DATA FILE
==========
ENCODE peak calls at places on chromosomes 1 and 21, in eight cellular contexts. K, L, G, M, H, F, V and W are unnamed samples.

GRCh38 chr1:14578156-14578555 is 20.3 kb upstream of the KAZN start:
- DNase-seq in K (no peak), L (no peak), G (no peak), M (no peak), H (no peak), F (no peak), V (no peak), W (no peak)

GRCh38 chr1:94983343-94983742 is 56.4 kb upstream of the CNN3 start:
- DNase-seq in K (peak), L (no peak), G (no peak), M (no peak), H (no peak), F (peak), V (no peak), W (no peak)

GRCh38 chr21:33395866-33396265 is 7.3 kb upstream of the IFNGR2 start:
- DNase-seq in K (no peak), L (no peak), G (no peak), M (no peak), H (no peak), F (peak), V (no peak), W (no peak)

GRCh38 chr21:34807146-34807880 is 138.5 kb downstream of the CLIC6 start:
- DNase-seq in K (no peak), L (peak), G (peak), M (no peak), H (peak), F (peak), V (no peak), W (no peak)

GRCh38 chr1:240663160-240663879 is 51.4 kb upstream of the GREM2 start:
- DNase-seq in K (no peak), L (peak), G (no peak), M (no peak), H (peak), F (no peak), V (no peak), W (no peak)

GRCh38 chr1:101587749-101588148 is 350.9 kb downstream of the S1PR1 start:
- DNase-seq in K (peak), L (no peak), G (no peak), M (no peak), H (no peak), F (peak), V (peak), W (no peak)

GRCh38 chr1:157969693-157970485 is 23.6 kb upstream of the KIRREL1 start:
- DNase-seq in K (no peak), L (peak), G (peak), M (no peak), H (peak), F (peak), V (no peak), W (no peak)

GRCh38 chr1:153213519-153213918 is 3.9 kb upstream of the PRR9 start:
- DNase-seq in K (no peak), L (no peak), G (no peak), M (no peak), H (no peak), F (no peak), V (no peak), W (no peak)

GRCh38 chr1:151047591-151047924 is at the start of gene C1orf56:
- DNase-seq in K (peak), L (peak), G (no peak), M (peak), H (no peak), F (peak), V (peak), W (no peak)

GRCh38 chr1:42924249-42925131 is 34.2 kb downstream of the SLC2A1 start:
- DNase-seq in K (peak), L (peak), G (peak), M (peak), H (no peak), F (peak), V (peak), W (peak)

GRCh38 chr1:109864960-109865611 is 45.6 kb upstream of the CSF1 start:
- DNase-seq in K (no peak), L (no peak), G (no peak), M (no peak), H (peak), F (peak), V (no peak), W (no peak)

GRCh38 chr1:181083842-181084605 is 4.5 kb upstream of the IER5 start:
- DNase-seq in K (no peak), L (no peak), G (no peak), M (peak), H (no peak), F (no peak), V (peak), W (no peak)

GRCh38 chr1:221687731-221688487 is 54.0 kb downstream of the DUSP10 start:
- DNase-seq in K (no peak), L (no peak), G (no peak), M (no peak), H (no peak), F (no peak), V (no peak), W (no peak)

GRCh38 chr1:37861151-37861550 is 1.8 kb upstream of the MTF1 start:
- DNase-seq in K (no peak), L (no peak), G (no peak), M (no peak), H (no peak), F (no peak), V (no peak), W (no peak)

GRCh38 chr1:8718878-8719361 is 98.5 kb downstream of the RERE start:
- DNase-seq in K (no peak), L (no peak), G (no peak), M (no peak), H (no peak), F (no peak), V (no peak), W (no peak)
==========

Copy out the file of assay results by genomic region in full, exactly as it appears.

ENCODE peak calls at places on chromosomes 1 and 21, in eight cellular contexts. K, L, G, M, H, F, V and W are unnamed samples.

GRCh38 chr1:14578156-14578555 is 20.3 kb upstream of the KAZN start:
- DNase-seq in K (no peak), L (no peak), G (no peak), M (no peak), H (no peak), F (no peak), V (no peak), W (no peak)

GRCh38 chr1:94983343-94983742 is 56.4 kb upstream of the CNN3 start:
- DNase-seq in K (peak), L (no peak), G (no peak), M (no peak), H (no peak), F (peak), V (no peak), W (no peak)

GRCh38 chr21:33395866-33396265 is 7.3 kb upstream of the IFNGR2 start:
- DNase-seq in K (no peak), L (no peak), G (no peak), M (no peak), H (no peak), F (peak), V (no peak), W (no peak)

GRCh38 chr21:34807146-34807880 is 138.5 kb downstream of the CLIC6 start:
- DNase-seq in K (no peak), L (peak), G (peak), M (no peak), H (peak), F (peak), V (no peak), W (no peak)

GRCh38 chr1:240663160-240663879 is 51.4 kb upstream of the GREM2 start:
- DNase-seq in K (no peak), L (peak), G (no peak), M (no peak), H (peak), F (no peak), V (no peak), W (no peak)

GRCh38 chr1:101587749-101588148 is 350.9 kb downstream of the S1PR1 start:
- DNase-seq in K (peak), L (no peak), G (no peak), M (no peak), H (no peak), F (peak), V (peak), W (no peak)

GRCh38 chr1:157969693-157970485 is 23.6 kb upstream of the KIRREL1 start:
- DNase-seq in K (no peak), L (peak), G (peak), M (no peak), H (peak), F (peak), V (no peak), W (no peak)

GRCh38 chr1:153213519-153213918 is 3.9 kb upstream of the PRR9 start:
- DNase-seq in K (no peak), L (no peak), G (no peak), M (no peak), H (no peak), F (no peak), V (no peak), W (no peak)

GRCh38 chr1:151047591-151047924 is at the start of gene C1orf56:
- DNase-seq in K (peak), L (peak), G (no peak), M (peak), H (no peak), F (peak), V (peak), W (no peak)

GRCh38 chr1:42924249-42925131 is 34.2 kb downstream of the SLC2A1 start:
- DNase-seq in K (peak), L (peak), G (peak), M (peak), H (no peak), F (peak), V (peak), W (peak)

GRCh38 chr1:109864960-109865611 is 45.6 kb upstream of the CSF1 start:
- DNase-seq in K (no peak), L (no peak), G (no peak), M (no peak), H (peak), F (peak), V (no peak), W (no peak)

GRCh38 chr1:181083842-181084605 is 4.5 kb upstream of the IER5 start:
- DNase-seq in K (no peak), L (no peak), G (no peak), M (peak), H (no peak), F (no peak), V (peak), W (no peak)

GRCh38 chr1:221687731-221688487 is 54.0 kb downstream of the DUSP10 start:
- DNase-seq in K (no peak), L (no peak), G (no peak), M (no peak), H (no peak), F (no peak), V (no peak), W (no peak)

GRCh38 chr1:37861151-37861550 is 1.8 kb upstream of the MTF1 start:
- DNase-seq in K (no peak), L (no peak), G (no peak), M (no peak), H (no peak), F (no peak), V (no peak), W (no peak)

GRCh38 chr1:8718878-8719361 is 98.5 kb downstream of the RERE start:
- DNase-seq in K (no peak), L (no peak), G (no peak), M (no peak), H (no peak), F (no peak), V (no peak), W (no peak)